Finally, it comes time for Communion. My father asks me if I will go, and I reply that I probably should not. He urges me to, and I give in. Now, we file forward, toward the Ecumenical Patriarch His All-Holiness Bartholomew I, holder of the last office of the Eastern Empire, who gives us the Body of Christ. Mere feet away, Benedict XVI sits on the Papal throne, looking down upon us supplicants. I am overcome and cannot glance toward him. Behind me, others have more courage: they break from the line, rush forward, and kiss Benedict’s hand. He is calm and gentle. He smiles and clasps their hands, saying a few words in German and English, before urging them to go receive the Eucharist. It is profoundly moving too see these devout Orthodox who have come to pay homage to the bishop of the New Roman, and who are so overwhelmed with the presence and love of the bishop of the Rome that they must give him the same. The small space encompasses a universe, and we are at its center.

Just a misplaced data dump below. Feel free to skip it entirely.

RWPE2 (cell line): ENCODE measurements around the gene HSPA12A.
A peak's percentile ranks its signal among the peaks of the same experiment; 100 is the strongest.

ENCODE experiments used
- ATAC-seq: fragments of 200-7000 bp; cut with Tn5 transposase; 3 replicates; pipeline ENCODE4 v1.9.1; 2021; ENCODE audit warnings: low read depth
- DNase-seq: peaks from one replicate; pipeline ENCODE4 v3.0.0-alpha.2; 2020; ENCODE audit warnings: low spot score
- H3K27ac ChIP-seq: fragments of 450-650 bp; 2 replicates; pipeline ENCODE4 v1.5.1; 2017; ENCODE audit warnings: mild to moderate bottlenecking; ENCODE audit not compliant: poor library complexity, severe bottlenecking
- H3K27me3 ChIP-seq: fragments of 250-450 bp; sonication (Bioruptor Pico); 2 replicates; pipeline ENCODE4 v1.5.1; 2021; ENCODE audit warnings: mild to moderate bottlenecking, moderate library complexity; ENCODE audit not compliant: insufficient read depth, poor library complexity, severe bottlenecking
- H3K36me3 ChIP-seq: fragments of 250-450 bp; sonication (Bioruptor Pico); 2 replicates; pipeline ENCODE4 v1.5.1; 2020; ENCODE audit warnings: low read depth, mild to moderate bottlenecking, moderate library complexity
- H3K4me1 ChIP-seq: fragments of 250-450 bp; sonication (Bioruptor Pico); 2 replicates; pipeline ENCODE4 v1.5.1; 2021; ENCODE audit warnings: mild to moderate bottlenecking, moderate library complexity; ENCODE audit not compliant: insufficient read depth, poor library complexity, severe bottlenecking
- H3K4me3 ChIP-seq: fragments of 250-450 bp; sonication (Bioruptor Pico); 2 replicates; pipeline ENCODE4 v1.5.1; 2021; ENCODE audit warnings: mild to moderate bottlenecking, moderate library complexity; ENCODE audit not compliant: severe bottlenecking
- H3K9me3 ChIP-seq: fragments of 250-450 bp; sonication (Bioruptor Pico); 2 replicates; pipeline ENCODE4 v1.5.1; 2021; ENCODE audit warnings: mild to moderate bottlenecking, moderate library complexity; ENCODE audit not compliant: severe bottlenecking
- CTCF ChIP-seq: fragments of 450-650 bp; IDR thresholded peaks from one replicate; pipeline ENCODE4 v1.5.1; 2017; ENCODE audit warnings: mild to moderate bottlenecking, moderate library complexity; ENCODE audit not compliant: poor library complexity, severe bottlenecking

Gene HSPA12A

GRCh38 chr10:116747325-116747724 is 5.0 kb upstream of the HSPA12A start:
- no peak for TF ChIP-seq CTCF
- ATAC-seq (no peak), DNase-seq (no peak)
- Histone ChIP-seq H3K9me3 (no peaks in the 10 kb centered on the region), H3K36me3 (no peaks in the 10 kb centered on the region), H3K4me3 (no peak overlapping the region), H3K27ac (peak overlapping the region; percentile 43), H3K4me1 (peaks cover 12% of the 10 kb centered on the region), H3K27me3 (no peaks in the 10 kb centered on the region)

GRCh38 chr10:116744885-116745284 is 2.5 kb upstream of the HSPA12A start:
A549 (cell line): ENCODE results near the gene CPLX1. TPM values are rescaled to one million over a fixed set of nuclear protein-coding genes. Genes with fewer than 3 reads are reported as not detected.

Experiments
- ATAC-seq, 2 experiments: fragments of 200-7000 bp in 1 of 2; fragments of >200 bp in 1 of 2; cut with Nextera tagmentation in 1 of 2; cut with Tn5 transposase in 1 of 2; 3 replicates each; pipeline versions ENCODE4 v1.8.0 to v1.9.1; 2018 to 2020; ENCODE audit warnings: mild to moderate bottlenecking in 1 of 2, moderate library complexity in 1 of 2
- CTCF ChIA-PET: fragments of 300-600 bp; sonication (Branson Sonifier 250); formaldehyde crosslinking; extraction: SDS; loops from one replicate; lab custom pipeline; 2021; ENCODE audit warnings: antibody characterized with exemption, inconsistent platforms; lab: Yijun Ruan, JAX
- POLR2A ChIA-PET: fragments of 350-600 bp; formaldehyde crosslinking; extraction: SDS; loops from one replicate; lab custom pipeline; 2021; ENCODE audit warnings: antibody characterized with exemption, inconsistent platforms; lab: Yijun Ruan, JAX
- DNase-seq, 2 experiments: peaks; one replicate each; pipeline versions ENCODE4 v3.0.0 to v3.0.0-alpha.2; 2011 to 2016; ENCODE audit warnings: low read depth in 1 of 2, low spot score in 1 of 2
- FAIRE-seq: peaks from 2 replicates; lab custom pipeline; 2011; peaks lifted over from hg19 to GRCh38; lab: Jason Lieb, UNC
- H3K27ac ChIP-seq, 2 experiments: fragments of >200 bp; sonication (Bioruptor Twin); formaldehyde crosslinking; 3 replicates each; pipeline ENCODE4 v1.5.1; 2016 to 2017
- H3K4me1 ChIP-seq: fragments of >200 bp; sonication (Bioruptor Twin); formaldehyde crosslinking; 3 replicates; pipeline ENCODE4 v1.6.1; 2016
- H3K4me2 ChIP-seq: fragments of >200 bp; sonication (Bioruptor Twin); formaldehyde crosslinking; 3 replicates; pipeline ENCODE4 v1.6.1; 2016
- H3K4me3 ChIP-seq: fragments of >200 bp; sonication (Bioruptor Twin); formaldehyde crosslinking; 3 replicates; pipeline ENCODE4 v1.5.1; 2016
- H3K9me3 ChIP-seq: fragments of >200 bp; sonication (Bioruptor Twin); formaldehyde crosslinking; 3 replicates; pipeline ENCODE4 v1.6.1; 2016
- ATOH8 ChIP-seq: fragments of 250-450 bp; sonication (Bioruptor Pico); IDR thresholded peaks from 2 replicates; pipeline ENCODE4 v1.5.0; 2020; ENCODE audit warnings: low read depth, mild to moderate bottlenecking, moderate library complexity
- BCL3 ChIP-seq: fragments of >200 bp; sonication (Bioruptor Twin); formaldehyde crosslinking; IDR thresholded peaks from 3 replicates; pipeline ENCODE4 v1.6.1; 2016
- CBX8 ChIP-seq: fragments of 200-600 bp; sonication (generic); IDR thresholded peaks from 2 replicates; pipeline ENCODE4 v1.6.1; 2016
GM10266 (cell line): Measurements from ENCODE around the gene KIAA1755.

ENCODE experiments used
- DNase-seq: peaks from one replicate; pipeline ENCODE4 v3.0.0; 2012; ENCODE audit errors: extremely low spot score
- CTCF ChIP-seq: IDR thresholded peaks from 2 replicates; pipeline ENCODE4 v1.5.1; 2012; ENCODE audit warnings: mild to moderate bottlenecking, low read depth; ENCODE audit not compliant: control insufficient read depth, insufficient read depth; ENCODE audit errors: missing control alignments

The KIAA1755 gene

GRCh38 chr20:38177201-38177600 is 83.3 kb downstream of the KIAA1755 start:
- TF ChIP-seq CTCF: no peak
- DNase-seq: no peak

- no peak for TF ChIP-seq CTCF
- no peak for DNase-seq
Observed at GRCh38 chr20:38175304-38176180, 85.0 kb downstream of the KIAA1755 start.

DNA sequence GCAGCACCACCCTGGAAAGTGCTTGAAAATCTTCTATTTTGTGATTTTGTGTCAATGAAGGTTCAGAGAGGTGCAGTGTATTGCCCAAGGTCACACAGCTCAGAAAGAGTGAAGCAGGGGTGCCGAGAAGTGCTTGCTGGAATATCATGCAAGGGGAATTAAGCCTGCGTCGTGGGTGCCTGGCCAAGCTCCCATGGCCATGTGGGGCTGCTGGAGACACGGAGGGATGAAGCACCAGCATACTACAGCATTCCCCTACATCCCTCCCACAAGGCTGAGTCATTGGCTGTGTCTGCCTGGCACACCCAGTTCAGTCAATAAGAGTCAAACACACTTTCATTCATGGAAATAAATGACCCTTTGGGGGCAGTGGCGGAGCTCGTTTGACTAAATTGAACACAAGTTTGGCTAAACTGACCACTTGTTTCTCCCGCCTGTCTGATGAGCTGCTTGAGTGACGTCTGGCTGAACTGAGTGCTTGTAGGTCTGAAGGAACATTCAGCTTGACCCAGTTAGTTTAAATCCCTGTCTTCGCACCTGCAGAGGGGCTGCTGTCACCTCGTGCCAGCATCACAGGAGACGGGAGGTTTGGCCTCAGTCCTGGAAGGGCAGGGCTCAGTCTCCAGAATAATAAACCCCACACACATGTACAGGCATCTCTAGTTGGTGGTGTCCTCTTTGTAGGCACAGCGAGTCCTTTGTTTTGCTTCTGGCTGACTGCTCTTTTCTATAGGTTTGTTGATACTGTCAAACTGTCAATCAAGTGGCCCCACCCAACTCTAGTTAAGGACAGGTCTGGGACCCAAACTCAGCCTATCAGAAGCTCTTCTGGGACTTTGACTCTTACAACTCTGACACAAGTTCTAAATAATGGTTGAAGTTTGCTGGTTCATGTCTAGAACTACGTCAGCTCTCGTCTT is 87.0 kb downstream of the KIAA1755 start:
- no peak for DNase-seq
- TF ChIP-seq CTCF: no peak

Bartholomew ascends to the iconostasis and welcomes Benedict in Greek. Benedict, aware of the cameras surrounding him, replies in English. We must, he says, recall Europe to its Christian heritage before it is too late – and we must do it together. Then they emerge into the cold sunlight of a cold day. They ascend to a balcony overlooking the courtyard where we gather in expectation. They speak briefly. And then, they clasp hands, Pope and Patriarch, smile and raise their arms together. Tears come to my eyes, and I am shocked to see several media personnel crying openly. For an instant, the Church is one. For a shadow of a second, the dreams of Christendom are again real.